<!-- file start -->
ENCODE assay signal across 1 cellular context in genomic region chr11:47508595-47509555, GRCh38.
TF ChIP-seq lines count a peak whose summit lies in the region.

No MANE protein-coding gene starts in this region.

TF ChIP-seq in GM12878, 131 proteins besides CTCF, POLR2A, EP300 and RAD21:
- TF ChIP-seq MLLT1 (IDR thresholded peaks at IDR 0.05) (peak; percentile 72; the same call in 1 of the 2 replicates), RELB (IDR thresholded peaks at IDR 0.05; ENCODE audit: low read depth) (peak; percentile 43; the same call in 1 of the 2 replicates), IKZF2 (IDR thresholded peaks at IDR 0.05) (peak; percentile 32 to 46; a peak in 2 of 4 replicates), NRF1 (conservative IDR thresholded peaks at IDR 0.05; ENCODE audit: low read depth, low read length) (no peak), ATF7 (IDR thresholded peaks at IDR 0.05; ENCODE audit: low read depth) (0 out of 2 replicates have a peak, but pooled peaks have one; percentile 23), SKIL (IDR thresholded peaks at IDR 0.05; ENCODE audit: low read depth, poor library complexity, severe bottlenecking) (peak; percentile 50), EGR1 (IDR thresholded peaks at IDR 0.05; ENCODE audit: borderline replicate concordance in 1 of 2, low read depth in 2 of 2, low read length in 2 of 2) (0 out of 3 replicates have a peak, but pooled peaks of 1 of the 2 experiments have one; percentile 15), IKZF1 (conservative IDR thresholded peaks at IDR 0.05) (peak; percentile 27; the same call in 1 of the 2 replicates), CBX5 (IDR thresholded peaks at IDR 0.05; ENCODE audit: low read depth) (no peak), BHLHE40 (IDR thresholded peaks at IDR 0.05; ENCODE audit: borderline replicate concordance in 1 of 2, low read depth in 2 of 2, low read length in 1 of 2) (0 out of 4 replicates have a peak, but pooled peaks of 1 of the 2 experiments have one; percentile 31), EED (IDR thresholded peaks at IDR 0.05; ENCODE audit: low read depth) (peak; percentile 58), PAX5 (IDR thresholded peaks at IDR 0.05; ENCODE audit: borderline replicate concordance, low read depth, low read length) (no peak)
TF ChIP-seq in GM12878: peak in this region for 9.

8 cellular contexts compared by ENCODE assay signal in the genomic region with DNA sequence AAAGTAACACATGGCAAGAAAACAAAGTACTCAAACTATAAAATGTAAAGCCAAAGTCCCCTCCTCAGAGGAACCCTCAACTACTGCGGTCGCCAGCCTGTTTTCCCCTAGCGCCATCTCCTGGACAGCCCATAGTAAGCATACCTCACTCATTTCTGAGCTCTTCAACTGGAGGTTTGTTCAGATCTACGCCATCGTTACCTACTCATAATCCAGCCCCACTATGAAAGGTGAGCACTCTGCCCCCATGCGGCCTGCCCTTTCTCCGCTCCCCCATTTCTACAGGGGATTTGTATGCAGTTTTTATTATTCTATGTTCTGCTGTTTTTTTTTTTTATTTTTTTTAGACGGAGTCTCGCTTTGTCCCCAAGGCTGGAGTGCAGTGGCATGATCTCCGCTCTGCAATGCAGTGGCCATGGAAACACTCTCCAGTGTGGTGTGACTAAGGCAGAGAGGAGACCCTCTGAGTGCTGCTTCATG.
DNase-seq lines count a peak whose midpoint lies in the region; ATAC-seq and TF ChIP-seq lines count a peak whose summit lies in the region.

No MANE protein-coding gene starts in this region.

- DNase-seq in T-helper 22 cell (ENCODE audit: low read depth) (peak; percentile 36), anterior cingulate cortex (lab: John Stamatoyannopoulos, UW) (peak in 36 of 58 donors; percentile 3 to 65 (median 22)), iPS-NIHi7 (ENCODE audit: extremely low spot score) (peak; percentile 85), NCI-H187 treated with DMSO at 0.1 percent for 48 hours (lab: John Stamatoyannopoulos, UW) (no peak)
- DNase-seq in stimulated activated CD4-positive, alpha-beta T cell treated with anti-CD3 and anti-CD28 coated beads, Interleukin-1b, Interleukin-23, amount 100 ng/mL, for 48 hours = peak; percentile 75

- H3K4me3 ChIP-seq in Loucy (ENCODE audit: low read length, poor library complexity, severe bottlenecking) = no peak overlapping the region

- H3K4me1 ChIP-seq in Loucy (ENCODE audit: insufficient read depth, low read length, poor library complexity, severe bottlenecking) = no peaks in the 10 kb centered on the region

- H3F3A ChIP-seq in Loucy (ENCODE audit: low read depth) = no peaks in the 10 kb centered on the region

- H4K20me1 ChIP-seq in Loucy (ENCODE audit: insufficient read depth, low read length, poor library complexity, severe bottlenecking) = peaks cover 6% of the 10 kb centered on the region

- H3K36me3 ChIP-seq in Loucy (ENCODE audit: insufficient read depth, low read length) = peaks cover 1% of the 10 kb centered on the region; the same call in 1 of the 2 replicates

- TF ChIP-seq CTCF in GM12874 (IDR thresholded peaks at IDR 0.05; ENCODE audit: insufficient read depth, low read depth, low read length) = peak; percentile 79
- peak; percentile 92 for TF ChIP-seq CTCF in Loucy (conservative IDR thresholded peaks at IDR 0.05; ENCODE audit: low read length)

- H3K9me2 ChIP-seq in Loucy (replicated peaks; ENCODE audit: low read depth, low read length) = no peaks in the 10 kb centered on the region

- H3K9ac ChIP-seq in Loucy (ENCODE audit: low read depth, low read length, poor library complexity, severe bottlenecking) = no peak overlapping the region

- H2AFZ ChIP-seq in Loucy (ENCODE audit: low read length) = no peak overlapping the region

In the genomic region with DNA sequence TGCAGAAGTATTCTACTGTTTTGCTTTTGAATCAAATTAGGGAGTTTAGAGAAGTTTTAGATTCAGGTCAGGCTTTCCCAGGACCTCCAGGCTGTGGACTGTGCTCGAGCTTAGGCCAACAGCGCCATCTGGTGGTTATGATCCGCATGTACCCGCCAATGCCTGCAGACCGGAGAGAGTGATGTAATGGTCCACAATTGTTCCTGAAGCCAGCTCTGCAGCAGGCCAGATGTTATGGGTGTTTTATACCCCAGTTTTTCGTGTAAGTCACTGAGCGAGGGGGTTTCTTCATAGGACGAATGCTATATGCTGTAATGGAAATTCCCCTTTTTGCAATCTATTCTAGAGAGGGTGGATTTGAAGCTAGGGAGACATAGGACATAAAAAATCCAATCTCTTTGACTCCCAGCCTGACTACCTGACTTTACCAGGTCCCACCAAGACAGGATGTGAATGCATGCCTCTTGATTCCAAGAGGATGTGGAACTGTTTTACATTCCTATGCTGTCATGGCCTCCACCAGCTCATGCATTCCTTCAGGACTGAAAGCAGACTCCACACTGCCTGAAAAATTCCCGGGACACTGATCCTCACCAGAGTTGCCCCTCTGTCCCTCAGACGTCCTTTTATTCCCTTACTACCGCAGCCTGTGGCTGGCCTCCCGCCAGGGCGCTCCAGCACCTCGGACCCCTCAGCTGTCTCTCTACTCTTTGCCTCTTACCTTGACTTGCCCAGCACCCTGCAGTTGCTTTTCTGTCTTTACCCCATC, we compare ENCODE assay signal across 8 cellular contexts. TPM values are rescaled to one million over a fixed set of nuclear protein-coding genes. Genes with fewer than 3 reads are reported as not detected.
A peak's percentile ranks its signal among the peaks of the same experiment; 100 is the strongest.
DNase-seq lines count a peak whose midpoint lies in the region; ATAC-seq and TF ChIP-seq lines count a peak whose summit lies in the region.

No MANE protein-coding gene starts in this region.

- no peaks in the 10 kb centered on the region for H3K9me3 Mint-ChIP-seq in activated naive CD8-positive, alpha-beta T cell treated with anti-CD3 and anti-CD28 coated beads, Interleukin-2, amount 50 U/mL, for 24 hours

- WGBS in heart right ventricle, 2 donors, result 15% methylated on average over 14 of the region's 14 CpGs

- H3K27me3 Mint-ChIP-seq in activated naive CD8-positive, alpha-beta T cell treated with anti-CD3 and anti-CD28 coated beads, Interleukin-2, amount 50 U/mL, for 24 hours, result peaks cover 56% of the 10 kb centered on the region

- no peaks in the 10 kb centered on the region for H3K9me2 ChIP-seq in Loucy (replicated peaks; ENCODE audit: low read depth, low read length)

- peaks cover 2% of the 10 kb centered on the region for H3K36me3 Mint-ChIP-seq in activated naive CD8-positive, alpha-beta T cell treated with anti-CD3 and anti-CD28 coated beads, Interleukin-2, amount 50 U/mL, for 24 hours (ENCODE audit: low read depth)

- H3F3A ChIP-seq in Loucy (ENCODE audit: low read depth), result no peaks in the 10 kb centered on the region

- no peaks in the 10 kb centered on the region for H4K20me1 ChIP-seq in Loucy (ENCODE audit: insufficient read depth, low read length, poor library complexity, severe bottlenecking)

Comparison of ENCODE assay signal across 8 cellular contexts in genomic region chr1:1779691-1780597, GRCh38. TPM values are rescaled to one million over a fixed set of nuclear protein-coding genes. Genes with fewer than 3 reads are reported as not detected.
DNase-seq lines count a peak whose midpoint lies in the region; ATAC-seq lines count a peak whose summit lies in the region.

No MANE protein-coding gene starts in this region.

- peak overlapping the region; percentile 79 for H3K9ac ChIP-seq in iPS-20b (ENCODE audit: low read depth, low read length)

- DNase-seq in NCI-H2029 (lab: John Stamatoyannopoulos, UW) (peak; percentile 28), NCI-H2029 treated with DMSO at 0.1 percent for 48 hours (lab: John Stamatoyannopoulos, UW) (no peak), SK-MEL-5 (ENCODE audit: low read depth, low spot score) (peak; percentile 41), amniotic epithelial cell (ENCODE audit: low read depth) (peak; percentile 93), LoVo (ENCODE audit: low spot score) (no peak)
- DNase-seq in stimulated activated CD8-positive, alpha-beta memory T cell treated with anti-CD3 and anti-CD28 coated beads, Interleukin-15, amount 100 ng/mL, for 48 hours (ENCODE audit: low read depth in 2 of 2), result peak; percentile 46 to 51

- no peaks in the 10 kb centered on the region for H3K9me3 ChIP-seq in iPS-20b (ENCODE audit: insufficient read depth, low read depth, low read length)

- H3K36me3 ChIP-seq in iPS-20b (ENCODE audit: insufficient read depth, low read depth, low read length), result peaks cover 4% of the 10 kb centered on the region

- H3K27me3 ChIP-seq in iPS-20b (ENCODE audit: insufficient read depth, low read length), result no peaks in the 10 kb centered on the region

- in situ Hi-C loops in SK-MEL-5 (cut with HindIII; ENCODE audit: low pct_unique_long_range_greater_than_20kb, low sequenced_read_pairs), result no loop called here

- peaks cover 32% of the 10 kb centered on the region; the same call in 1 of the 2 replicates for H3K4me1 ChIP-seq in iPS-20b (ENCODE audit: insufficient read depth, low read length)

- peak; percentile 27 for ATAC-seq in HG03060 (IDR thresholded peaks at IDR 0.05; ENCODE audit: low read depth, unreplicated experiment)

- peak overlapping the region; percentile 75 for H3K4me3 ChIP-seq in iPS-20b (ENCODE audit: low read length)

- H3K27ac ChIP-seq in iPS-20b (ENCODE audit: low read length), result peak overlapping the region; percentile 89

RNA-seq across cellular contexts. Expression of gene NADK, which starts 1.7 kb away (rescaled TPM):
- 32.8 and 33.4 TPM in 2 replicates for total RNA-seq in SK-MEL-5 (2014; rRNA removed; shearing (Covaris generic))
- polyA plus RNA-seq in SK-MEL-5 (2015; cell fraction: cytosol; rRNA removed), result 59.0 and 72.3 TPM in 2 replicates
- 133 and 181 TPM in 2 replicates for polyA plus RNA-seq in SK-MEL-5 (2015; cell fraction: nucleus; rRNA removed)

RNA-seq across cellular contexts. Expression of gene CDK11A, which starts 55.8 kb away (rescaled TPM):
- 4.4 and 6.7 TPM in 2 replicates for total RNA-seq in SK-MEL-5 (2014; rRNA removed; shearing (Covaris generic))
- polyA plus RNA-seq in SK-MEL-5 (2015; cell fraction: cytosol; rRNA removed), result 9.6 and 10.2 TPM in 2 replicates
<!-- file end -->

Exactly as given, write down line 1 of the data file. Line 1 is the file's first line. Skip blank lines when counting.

ENCODE assay signal across 1 cellular context in genomic region chr11:47508595-47509555, GRCh38.